• Uses resource pools to differentiate between traffic types (VM, NFS, vMotion, etc.)
  • Bandwidth allocation: Shares and reservations. NIOC v3 allows configuration of bandwidth requirements for individual VMs
  • DRS is aware of network reservations as well.
  • Bandwidth admission control in HA
  • Set reservations to guarantee minimum amount of bandwidth for performance of critical network traffic. Sparingly use VM level reservations.


VMworld 2015: Horizon Air at Low Cost

Session: EUC6082

Quick DaaS Overview

  • Desktop as a service from VMware
  • Tiered role separation, user experience, enterprise integration, choice of device, security
  • Offerings: Public cloud: VMware Horizon Air, Horizon DaaS powered service provider; Private cloud
  • Cloud makes complex easy

Typical Deployment Model

  • MPLS link from on-prem to VMware cloud services
  • End users access resources by corp network or internet
  • Breadth of services: Windows Client, Windows Server, RDS hosted apps, RDS session based desktops

User Experience

  • Disruptive technology
  • Lowest cost per end user, Performance, Manageability
  • Access Horizon air desktops and apps from almost any device
  • Easy access to all Windows and online resources. SaaS, Office 365, Google Apps, Virtual desktops
  • Seamless experience across devices
  • Client drive redirection for VDI and RDSH.
  • Rich media graphics for NVIDIA GRID vGPU


  • New Management console
  • Single pane of glass experience
  • Task based wizards, common workflows
  • HTML5 and API driven
  • Instant clone technology (Project Fargo)
  • Literally gives you a Windows VM in ~3 seconds
  • Just-in-time desktop


  • Just-in-time app model
  • Complete application lifecycle management

Disruptive Result

  • Use logon time 3 seconds
  • User persona at boot time
  • User install apps in minutes
  • Cost per end user – Sub $20 (concurrent)


VMworld 2015: Day 2 keynote

Sanjay Poonen (VMware, EUC)

  • We live in a fantastic world transformed by smart phones
  • VMware is laser focused on EUC. Any application any device.
  • Consumer grade interfaces with enterprise security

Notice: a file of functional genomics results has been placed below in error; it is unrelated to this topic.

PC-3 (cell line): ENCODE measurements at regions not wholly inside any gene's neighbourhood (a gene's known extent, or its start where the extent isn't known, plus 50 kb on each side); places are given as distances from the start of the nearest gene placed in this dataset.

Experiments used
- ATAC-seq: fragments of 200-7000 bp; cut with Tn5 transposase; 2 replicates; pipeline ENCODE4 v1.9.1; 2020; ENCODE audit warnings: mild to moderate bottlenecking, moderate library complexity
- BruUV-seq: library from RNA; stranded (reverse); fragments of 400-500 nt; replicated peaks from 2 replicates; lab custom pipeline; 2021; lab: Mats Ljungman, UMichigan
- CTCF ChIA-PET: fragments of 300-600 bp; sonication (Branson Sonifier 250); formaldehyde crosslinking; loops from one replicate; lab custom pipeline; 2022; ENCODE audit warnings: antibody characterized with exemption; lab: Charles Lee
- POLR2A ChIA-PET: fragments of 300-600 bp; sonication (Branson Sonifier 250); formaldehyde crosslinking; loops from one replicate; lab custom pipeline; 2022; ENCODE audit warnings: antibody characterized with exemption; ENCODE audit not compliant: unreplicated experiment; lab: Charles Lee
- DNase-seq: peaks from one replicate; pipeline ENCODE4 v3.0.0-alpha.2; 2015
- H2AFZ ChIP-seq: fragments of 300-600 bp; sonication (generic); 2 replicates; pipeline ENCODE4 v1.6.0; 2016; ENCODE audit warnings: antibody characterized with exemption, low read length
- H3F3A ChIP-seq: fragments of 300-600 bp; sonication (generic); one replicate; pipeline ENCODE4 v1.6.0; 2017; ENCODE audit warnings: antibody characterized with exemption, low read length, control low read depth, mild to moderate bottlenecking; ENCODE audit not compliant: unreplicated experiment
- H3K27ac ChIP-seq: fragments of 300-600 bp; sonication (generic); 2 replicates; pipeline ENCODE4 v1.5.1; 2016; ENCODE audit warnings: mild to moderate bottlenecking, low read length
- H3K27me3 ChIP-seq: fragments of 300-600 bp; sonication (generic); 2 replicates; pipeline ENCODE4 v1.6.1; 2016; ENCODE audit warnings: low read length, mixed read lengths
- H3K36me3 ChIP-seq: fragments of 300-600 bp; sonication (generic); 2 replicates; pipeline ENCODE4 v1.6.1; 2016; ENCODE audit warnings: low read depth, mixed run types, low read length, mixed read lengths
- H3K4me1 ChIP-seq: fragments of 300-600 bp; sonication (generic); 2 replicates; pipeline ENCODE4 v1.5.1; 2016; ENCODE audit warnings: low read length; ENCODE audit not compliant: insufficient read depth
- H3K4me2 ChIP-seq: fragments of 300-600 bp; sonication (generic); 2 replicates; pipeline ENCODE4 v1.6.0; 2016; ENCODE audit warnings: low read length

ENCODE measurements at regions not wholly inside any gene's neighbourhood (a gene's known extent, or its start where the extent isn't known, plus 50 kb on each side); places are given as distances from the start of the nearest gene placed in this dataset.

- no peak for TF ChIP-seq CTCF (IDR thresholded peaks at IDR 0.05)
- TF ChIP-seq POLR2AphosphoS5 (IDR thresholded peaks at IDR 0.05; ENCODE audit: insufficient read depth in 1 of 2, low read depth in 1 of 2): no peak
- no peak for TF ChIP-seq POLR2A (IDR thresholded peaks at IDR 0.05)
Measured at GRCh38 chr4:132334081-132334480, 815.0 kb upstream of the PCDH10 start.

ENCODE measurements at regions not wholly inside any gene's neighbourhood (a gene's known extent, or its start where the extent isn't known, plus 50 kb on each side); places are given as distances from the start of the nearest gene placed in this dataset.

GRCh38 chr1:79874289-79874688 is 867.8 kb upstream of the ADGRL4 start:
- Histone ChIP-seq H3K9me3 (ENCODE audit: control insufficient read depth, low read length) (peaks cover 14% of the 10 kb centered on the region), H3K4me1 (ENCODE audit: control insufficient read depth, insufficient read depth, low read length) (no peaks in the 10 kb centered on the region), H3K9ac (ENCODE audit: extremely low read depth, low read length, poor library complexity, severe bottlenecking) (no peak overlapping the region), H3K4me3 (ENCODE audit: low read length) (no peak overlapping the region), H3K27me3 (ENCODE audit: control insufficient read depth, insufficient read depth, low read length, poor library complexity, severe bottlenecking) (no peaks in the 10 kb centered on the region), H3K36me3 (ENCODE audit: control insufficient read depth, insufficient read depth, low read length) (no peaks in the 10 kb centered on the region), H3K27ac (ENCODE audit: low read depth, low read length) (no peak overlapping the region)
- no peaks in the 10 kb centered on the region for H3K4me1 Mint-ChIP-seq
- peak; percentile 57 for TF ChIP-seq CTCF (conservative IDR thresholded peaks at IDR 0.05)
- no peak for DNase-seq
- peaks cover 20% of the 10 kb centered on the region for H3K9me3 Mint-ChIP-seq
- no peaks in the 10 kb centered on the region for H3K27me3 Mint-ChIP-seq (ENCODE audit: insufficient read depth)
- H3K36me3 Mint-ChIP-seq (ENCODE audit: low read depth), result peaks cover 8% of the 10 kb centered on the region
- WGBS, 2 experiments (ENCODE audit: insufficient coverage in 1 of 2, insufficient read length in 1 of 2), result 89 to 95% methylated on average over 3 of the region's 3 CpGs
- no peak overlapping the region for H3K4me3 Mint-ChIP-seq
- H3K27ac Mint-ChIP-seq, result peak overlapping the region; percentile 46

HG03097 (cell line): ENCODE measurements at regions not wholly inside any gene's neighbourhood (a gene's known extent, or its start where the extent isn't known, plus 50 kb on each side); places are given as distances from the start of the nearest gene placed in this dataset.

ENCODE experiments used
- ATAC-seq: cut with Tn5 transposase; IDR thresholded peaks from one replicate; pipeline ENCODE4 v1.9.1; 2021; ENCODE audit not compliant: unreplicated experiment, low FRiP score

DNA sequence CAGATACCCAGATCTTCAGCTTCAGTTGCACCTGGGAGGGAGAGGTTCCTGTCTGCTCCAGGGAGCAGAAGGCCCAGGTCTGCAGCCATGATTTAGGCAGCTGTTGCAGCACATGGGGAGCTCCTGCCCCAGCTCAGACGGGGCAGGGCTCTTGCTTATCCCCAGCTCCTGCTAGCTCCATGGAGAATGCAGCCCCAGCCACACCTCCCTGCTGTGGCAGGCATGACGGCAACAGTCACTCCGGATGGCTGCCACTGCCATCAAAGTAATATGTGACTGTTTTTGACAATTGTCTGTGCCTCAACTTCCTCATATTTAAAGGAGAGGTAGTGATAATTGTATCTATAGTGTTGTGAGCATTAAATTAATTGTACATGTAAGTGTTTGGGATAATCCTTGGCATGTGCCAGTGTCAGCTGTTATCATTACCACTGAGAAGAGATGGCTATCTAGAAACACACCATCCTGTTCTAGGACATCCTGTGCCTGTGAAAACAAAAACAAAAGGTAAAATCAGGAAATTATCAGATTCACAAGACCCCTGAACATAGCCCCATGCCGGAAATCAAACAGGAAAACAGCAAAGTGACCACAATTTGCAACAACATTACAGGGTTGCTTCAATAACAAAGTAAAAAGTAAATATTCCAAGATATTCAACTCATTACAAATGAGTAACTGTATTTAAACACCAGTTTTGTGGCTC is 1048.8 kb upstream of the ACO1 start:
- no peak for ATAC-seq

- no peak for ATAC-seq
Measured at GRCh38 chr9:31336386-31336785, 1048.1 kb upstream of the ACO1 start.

• According to IDC VMware leapfrogged Citrix for EUC
  • AirWatch is a market share leader
  • Jim Alkove from Microsoft comes on stage.
  • Jim talks about the security of Windows 10. Sanjay talks about device management built into Windows 10.
  • Windows 10 is designed to be easily managed..including by AirWatch.
  • VMware Workspace management. Shows Windows 10 joining a Work network and being managed by AirWatch.
  • AirWatch and AppVolumes have been integrated with each other. AppVolumes supports physical devices.
  • Single Sign on with AirWatch with lots of mobile apps (50-100 top apps like DocuSign)
  • Shows a demo of NSX and AirWatch integration. Easily allow/deny apps to access server resources. Micro-segmentation.

Sr. VP & GM Networking Martin Casado

  • The application has evolved into a network
  • Infrastructure has evolved into a software platform
  • NSX 6.2 supports Hytrust integration. NSX 6.2 was announced this week and is a huge release.
  • Three big drivers: Security, Automation, application continuity
  • VMware talks about network encryption.
  • Net security challenge: running trusted services on untrusted physical infrastructure
  • Distributed network encryption with NSX
  • Data-at-rest encryption (VMDKs)

Pat Gelsinger, VMware CEO

  • In Q3 2019, half of the world’s population will be on the internet
  • 87% connected in North America
  • In 2015 people average 3 connected devices, but will average almost 6 in 2020
  • iOS app revenue exceeds the entire film industry
  • Unified hybrid cloud is the future
  • Protecting people, apps and data
  • Virtualization enabled 2x the security at half the cost
  • Rule #1 for the cloud: automate everything
  • Half of the tech 100 list will disappear